...and the explanation why I love them so much10.: It is medieval
If you consider that historically/culturally the middle ages ended in the early/mid 16th century (at the latest) and the cappa magna as we know it today was introduced in 1464 and never officially abolished afterwards, 30 feet of scarlet watered silk are as medieval as a Corpus Christi Procession. 9.: It is expensive
So are the computers that certain people use to operate blogs in which they ridicule friendly, generous and Catholic Bishops and Cardinals, who were caught wearing the Cappa Magna. So the “sell the unnecessary stuff and donate the money to some good cause”-mantras only seem to hit home so much, don’t they, guys? At least Pell or Burke don’t insult people with gruesomely ignorant weblogs. Then again, they don’t have to. They got a life and probably way more attention than they want sometimes. 8.: It is unbiblical
I don’t think I even have to comment on that, do I? 7.: It is pure splendor
Exactly! 6.: It is self-aggrandizing
And it is therefore in stark contrast to the aforementioned self-righteous snipers who with childish slander and blatant sarcasm unjustly judge those they don’t understand, and consider themselves the self-anointed future of pure and clean Catholic Christianity. 5.: It is out of touch with the people
Yep. I had the opportunity to witness the “Out-of-Touchness” of Cardinal Pell in Germany. Man, was I mad when I saw the smiles on the faces of the Juventutem youngsters, as they greeted the Cardinal, who was leaving the church in his Cappa Magna. And what does this arrogant, haughty prince of the church do? He dares to shake hands and exchange some pleasant and humorous words with these kids. Booh! Shame on you, George! 4.: It is ridiculous
When in a teenager’s autograph-book someone writes “beauty is only in the eye of the beholder” everyone is down on their knees, shedding tears because of so much insight and truth. When men who are at peace with their faith, men who do not have to go down into the cellar if they want to laugh, men who do not have to take a poll before they decide what to wear, when those men demonstrate their love for Christ and his Church by adding a little more style and beauty, and this expression of joy is seen as ridiculous, then the defect is supposed to be with the wearer of the garment? Yeah, right! And even if you argue (as I would) that it is not beauty, but only preference, that is in the eye of the beholder: Well, if you’d rather prefer no Cappa, don’t use one and don’t go to a place where one is used. 3.: Is is a sign of triumphalism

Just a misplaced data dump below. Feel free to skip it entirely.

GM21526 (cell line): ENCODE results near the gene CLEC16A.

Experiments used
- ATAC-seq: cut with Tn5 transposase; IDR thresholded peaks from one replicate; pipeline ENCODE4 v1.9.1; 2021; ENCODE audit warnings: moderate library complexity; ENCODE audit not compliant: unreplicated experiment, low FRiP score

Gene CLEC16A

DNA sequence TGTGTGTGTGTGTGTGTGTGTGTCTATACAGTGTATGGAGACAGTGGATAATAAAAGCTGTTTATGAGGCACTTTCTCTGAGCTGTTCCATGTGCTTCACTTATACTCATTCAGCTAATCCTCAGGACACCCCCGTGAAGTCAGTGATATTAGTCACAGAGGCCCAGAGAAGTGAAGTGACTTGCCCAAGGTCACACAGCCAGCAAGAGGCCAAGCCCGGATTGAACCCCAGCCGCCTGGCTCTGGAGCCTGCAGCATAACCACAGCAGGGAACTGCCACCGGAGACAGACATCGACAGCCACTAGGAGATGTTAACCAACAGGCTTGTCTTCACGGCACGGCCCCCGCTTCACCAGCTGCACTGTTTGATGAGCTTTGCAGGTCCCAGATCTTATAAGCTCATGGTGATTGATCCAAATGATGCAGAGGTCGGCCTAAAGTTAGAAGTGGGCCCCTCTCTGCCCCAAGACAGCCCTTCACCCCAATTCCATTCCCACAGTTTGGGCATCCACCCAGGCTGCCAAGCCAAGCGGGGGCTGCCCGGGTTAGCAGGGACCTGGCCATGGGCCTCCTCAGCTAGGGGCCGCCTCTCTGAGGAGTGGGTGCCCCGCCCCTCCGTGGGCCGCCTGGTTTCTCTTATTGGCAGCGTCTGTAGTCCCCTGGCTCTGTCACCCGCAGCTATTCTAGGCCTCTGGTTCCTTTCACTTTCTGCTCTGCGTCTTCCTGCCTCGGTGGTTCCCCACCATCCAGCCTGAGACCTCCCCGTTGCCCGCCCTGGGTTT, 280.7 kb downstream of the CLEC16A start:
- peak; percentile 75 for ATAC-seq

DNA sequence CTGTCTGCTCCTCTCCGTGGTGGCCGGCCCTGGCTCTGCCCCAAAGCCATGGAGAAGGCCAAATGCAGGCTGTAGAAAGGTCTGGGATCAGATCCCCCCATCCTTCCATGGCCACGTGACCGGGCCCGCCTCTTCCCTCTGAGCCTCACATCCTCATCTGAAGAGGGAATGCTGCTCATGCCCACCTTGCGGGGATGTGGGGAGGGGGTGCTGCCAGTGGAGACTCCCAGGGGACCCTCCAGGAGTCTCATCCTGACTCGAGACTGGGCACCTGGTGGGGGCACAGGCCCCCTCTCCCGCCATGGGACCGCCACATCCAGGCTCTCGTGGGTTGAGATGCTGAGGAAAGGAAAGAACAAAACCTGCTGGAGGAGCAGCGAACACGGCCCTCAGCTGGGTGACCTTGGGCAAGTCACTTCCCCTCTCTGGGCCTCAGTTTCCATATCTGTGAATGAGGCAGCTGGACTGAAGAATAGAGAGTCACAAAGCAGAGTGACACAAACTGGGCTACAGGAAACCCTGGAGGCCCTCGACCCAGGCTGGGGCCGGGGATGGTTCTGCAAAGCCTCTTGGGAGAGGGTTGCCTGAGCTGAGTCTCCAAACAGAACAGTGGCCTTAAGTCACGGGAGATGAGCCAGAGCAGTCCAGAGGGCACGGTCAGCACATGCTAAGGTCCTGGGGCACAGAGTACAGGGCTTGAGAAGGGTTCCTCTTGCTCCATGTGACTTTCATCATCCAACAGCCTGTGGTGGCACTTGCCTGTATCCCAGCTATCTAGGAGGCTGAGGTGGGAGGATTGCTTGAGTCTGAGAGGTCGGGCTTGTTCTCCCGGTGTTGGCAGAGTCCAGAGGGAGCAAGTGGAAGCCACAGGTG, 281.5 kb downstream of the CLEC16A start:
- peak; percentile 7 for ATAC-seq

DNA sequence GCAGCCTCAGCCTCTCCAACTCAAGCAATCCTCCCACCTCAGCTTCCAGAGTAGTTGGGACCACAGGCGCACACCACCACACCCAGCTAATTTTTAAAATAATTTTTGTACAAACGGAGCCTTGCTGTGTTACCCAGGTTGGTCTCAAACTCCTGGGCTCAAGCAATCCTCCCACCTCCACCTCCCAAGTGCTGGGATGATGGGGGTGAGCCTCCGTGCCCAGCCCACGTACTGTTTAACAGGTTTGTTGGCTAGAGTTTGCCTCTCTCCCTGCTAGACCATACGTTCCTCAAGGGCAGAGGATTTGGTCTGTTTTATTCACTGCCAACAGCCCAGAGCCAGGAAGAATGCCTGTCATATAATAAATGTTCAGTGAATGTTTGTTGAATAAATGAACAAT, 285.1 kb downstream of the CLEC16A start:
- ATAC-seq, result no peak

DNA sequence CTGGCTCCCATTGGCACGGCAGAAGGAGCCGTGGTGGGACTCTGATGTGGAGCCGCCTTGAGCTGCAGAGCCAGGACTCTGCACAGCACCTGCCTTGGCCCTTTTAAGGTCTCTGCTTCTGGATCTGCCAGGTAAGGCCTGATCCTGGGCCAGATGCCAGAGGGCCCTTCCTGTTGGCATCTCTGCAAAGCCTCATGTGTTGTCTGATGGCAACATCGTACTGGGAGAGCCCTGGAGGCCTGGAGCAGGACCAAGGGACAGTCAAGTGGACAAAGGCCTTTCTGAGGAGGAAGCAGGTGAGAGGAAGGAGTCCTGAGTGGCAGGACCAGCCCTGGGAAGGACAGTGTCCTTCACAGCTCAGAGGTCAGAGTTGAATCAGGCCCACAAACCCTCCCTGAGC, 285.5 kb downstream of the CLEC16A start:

If you believe that this feeling of triumph is in no way related to what happened 2000 years ago but only means: “Hey, I can dress way nicer and occupy way more space than you losers!” the problem, again, seems to be pretty much on your side. 2.: It is for fussy youngsters that cannot stop living in a past they didn’t even know
The fussy youngsters that seemed to have quite enjoyed Cardinal Pell entering the Church in the Cappa Magna also were the kids who knew the Latin Vespers by heart, who sang with loud and beautiful voices, who behaved with utter dignity and who were altogether a totally pleasant crowd to be with. In my lifetime I have spent way too much time with people who will gladly use any argument against what they think is too much splendor or too much pride or just too much. The only memories I have of those people are bitter faces, a lack of a sense of humor and an ostentatious holier-than-thou attitude. So, please, give me fussy anytime. These kids know what they are doing and why they are doing it. 1.: It is effeminate/unmanly/queer
Of course this has to be #1! In an age where art refuses to depict reality, and where pure beauty is seen as evil, where else would you go, if you see an elderly, maybe even overweight and rosy-cheeked man wearing lace and watered silk? Back into your closet? Rather not. Someone might find you there while you are not officially protesting against all things presumably gay. So cock the gun and fire away. As long as you do not find yourself at the receiving end of the prejudice, you’re fine. And as long as you point the finger and keep on yelling, you might escape the uneasy silence that will force you to think about the real reasons behind the uncomfortable feeling you get, whenever you see a prelate in Cappa Magna.
This is only a warm up. I will describe my experiences with the “Pro-Cappa” and the “Con-Cappa” crowds in a slightly longer essay later. Those of you who already feel sick: Better stay away. It won’t get more pleasant. Those of you who want more: Stay tuned! Those of you who grumble ‘Who is this a-hole and why does he think anybody is interested in his two cents?’: I don’t have the foggiest.